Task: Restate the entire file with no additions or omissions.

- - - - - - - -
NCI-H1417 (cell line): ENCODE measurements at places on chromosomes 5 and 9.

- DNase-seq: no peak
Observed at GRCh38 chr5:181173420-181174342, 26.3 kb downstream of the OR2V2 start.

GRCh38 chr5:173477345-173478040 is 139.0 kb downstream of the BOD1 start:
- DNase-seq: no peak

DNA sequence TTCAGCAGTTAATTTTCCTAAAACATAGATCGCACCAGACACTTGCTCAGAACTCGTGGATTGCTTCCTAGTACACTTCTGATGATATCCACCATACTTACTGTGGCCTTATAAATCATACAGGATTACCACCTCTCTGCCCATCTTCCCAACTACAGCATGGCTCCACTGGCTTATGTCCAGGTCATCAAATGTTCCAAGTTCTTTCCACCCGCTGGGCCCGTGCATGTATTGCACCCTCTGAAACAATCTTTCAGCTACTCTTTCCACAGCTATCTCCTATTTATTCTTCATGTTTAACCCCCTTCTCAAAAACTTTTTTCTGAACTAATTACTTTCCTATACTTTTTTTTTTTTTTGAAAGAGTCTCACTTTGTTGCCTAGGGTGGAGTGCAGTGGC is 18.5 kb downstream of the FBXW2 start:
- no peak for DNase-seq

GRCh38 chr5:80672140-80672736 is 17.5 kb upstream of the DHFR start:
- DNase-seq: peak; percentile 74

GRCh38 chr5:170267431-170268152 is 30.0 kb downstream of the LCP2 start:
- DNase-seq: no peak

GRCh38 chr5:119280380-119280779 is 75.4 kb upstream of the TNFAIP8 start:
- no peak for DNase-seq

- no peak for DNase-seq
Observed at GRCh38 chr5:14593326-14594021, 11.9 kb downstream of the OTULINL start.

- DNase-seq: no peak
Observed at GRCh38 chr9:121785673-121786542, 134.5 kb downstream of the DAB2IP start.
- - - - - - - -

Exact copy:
NCI-H1417 (cell line): ENCODE measurements at places on chromosomes 5 and 9.

- DNase-seq: no peak
Observed at GRCh38 chr5:181173420-181174342, 26.3 kb downstream of the OR2V2 start.

GRCh38 chr5:173477345-173478040 is 139.0 kb downstream of the BOD1 start:
- DNase-seq: no peak

DNA sequence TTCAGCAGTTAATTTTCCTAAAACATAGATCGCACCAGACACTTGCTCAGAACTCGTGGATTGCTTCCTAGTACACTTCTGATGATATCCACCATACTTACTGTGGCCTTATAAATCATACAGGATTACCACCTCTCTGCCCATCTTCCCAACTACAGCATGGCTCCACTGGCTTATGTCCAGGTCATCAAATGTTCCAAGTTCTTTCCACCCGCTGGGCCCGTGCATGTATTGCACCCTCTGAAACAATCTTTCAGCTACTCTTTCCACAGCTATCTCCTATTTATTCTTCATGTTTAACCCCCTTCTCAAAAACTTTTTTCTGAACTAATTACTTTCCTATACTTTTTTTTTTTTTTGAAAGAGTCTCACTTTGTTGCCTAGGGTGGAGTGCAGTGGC is 18.5 kb downstream of the FBXW2 start:
- no peak for DNase-seq

GRCh38 chr5:80672140-80672736 is 17.5 kb upstream of the DHFR start:
- DNase-seq: peak; percentile 74

GRCh38 chr5:170267431-170268152 is 30.0 kb downstream of the LCP2 start:
- DNase-seq: no peak

GRCh38 chr5:119280380-119280779 is 75.4 kb upstream of the TNFAIP8 start:
- no peak for DNase-seq

- no peak for DNase-seq
Observed at GRCh38 chr5:14593326-14594021, 11.9 kb downstream of the OTULINL start.

- DNase-seq: no peak
Observed at GRCh38 chr9:121785673-121786542, 134.5 kb downstream of the DAB2IP start.